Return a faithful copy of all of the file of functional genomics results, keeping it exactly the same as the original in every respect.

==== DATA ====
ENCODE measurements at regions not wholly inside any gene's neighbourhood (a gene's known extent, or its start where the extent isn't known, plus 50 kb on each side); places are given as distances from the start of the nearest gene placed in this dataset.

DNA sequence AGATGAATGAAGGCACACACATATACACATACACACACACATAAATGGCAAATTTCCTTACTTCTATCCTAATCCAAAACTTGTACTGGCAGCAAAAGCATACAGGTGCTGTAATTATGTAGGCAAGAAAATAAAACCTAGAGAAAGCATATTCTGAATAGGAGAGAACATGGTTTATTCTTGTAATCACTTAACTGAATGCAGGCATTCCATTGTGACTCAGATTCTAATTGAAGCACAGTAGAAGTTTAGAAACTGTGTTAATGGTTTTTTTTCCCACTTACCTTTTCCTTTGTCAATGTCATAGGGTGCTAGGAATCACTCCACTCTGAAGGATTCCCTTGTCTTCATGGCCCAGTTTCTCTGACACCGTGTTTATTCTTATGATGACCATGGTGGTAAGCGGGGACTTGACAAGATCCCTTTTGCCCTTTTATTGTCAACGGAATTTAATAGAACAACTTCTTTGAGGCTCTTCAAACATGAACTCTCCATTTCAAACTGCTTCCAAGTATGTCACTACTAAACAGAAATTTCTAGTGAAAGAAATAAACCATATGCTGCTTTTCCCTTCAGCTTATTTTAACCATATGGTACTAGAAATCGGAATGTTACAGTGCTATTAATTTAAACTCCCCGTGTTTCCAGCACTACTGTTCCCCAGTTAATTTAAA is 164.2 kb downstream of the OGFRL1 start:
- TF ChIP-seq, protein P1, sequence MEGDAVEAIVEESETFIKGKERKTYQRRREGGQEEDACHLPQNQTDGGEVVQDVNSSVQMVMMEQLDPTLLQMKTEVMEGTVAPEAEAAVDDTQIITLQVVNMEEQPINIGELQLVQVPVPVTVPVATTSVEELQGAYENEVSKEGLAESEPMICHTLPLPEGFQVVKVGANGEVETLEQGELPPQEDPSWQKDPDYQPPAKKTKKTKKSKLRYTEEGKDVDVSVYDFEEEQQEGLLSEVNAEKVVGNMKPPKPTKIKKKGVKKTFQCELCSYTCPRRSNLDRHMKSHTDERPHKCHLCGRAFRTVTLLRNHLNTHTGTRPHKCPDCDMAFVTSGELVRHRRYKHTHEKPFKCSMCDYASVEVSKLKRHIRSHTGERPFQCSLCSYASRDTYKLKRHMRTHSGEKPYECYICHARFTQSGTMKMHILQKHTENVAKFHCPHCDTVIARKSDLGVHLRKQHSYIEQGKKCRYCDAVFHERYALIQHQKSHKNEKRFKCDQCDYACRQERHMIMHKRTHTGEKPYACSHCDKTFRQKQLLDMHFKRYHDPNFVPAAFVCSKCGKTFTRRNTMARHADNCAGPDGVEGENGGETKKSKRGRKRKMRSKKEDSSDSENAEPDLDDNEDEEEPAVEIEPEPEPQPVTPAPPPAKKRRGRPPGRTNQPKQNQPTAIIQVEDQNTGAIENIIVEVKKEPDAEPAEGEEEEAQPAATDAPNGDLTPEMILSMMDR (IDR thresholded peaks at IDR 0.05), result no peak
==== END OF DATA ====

ENCODE measurements at regions not wholly inside any gene's neighbourhood (a gene's known extent, or its start where the extent isn't known, plus 50 kb on each side); places are given as distances from the start of the nearest gene placed in this dataset.

DNA sequence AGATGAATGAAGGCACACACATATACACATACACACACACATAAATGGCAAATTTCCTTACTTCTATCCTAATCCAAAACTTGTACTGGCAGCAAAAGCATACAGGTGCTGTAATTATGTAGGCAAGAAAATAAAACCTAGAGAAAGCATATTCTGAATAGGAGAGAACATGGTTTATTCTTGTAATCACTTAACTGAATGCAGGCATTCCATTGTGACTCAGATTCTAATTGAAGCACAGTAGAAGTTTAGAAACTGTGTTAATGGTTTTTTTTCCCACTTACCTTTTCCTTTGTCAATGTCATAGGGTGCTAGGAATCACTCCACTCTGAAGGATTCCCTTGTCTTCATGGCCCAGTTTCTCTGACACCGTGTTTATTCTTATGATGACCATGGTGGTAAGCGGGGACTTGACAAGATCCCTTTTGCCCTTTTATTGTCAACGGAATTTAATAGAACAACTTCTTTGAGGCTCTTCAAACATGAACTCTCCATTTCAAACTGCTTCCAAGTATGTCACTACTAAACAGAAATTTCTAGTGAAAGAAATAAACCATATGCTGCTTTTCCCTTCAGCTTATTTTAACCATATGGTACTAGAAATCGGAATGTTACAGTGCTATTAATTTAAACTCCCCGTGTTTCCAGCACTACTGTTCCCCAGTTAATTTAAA is 164.2 kb downstream of the OGFRL1 start:
- TF ChIP-seq, protein P1, sequence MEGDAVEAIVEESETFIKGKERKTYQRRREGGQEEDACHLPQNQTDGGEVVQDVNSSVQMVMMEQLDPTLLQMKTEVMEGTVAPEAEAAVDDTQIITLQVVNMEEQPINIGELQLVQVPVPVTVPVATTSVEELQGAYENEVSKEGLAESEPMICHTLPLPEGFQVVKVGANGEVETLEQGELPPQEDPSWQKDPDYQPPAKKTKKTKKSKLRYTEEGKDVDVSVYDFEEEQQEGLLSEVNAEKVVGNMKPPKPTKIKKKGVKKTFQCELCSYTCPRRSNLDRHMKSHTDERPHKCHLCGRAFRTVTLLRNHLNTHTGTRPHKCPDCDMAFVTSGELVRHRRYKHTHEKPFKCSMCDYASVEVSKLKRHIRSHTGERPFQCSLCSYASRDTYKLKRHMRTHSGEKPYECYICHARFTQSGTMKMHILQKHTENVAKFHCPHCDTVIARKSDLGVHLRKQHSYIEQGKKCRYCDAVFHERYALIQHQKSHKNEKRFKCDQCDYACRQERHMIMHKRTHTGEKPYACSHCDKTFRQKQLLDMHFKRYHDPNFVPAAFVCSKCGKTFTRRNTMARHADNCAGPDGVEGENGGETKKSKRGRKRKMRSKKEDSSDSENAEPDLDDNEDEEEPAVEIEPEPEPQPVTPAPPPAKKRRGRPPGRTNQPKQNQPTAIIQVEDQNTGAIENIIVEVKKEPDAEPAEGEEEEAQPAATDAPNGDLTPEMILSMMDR (IDR thresholded peaks at IDR 0.05), result no peak